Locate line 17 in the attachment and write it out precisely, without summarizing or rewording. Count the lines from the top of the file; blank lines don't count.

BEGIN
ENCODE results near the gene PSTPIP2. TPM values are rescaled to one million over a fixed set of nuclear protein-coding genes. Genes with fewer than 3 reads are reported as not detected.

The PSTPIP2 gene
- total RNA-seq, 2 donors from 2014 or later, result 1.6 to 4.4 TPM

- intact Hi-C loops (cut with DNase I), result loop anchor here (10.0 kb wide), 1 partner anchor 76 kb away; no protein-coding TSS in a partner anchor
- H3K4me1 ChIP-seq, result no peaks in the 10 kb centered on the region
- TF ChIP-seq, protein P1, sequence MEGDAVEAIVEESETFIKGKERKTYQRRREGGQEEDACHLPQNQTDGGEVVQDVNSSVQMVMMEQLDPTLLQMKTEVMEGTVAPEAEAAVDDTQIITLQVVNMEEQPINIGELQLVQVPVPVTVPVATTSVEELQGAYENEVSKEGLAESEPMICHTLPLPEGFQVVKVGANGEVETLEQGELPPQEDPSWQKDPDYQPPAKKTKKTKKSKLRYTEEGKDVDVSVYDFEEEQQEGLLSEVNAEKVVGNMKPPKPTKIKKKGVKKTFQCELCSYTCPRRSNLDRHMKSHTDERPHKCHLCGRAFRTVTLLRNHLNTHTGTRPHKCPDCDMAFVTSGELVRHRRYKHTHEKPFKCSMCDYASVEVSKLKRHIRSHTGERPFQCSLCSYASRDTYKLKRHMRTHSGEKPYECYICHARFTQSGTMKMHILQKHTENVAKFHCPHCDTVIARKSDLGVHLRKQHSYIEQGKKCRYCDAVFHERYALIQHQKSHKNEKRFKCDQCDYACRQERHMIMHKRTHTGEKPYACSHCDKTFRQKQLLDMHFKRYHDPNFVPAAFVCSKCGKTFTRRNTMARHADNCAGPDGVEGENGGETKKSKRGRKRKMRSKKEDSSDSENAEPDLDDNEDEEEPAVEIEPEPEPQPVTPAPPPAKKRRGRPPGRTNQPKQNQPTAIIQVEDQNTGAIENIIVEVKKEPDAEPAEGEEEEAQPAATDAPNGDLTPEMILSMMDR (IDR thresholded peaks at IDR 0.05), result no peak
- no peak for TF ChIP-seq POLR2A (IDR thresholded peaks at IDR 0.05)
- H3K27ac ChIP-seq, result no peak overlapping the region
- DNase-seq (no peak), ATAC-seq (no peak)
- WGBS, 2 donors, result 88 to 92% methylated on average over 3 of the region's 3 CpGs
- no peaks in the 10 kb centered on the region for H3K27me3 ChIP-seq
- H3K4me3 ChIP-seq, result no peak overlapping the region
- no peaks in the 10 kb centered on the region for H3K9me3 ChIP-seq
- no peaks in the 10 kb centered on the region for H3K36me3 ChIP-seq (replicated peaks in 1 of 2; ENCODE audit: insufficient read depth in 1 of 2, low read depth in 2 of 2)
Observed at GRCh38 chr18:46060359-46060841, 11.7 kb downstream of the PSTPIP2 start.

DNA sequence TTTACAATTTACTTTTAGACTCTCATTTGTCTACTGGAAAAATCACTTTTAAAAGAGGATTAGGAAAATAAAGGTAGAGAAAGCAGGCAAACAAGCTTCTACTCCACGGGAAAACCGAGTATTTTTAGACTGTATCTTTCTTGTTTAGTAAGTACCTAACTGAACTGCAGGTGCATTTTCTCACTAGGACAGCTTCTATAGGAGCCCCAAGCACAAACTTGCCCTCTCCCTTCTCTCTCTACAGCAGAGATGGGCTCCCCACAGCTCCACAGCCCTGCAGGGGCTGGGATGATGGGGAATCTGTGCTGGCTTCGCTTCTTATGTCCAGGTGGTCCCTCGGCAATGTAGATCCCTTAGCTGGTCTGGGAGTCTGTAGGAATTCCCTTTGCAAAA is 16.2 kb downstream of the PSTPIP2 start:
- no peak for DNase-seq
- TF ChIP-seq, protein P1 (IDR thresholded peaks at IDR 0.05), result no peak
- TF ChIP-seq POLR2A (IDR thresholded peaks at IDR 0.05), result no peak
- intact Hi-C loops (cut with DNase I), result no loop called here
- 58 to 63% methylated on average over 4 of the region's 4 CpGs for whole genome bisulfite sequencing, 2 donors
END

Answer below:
- no peak for DNase-seq